Exhibition of satirical cartoonist Martyn Turner’s work launched in Dublin

Artist first began contributing cartoons to ‘The Irish Times’ in 1971

Martyn Turner stands by examples of his work on display at CHQ in Dublin Photograph: Dave Meehan/The Irish Times

Martyn Turner stands by examples of his work on display at CHQ in Dublin Photograph: Dave Meehan/The Irish Times

 

The “genius” of Irish Times satirist Martyn Turner was hailed at the launch of an exhibition of his work over the past four decades.

This retrospective looks at his work under a number of themed headings from society to politics.

Speaking at the launch, historian Prof Diarmuid Ferriter said: “We can trust Martyn to get to the bone, to signpost the trouble we are storing up and continue to store up, we can trust Martyn to give us a boot up the transom.”

Prof Ferriter said he has a unique talent for summing up Irish society as he is an outsider who was born in the UK.

Martyn Turner with historian Diarmuid Ferriter who opened the exhibition. Photograph: Dave Meehan/The Irish Times
Martyn Turner with historian Diarmuid Ferriter who opened the exhibition. Photograph: Dave Meehan/The Irish Times

“He’s commented himself; how do you explain us voting for people who need to be prodded into action by a People’s Assembly that wasn’t elected by anybody – as a statement on Irish politics, it’s a very accurate one,” he said.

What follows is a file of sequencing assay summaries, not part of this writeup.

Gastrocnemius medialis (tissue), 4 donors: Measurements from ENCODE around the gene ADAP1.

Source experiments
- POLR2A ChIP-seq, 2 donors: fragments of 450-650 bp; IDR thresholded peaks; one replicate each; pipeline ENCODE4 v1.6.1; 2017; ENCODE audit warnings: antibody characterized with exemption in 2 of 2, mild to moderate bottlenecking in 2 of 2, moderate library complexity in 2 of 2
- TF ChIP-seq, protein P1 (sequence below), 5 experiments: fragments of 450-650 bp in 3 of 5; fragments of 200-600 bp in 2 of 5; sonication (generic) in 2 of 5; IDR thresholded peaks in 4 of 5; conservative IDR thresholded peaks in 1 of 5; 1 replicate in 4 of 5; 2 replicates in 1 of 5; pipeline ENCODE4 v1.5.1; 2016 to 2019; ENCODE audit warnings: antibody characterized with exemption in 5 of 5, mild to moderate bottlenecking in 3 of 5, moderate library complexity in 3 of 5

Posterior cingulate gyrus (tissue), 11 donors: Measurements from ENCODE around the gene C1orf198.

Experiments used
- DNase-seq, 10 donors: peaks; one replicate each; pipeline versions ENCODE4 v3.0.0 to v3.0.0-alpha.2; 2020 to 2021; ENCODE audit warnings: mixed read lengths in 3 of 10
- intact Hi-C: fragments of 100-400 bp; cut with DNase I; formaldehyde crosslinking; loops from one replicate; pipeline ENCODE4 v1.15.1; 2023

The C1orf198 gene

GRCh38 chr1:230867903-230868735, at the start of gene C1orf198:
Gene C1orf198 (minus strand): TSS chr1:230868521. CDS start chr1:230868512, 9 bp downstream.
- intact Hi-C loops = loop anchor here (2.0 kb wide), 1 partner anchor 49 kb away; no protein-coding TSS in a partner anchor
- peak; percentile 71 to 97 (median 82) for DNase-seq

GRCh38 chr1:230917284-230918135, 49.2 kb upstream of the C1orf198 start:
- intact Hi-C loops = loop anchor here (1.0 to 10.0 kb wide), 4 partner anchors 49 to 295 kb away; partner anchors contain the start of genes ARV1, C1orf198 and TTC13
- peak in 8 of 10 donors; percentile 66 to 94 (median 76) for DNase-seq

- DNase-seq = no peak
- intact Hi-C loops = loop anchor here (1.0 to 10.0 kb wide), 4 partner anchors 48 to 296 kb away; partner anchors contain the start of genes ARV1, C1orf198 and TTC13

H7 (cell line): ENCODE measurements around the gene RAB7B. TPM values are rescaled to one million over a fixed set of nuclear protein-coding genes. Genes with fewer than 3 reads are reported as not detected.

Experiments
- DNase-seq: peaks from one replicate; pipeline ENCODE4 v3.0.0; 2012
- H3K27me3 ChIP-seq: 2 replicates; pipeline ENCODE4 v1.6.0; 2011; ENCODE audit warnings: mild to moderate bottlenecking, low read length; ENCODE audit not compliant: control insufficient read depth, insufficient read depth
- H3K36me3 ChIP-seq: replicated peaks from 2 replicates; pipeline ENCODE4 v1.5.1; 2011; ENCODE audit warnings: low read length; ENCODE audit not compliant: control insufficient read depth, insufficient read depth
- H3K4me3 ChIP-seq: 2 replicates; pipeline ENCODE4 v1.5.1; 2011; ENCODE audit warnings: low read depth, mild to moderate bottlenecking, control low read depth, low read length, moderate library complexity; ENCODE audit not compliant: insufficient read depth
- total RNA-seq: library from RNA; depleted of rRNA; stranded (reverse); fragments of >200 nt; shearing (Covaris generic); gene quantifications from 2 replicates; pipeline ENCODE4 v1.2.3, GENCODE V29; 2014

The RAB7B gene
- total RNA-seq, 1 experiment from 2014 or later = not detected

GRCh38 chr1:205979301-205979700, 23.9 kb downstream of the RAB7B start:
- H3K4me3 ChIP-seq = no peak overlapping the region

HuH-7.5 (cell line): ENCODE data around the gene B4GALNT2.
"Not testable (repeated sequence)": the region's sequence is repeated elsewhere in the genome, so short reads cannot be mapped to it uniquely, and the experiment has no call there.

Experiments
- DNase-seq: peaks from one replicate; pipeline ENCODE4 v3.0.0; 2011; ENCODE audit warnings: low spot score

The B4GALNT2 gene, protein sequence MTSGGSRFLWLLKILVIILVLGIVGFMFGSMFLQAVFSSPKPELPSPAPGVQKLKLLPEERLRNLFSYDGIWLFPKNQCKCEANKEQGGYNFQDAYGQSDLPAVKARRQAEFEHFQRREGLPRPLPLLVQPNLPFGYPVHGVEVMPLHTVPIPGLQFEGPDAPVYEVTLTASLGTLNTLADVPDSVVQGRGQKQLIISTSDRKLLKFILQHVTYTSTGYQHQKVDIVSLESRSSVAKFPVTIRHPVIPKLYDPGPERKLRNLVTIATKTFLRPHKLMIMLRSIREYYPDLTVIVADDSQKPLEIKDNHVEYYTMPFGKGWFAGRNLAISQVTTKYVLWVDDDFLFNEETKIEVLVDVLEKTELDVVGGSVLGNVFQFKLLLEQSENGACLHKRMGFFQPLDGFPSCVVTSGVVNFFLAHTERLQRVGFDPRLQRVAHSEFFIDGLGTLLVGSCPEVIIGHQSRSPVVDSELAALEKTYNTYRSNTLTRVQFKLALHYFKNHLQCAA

“As an historian, his work is an essential reminder of change and continues and the bizarreness of the political world. He captures that so well,” he said.

“Martyn has been asked in the past to explain himself – he does not like explaining himself. But he has said, this is my proper job. Drawing silly pictures. Yes, it’s a queer thing for a grown man but the alternative was to teach your children geography,” he said.

Mr Turner began contributing cartoons to the Irish Times in June 1971.

“We have been exposed to his genius for 45 years now. It’s a sustained excellence and it’s unmatched,” he said.

“We have got used to patting ourselves on the back about the enormous strides we have made in becoming generous about our multi layered history. The presence of a magnificent sculpture in St Stephen’s Green, the Haunting Soldier, seems to be another indication of that maturity and of the many allegiances of 100 years ago until some clowns decided they were going to deface it with red paint,” he said.

Recalling one of Mr Turner’s most famous observations on Northern Ireland, Mr Ferriter said; “Tribal bigotry and intransigence in Northern Ireland were the backdrop of so much of Martyn’s work in through the years.”

“His version of the Northern Irish calendar in the year 2000; January, February, March, March, March, March, March, March, March, March, October, November, December.”

The free exhibition of Mr Turner’s cartoons takes place as part of the Jonathan Swift Festival in the EPIC Museum at CHQ in Dublin from November 29th to December 7th.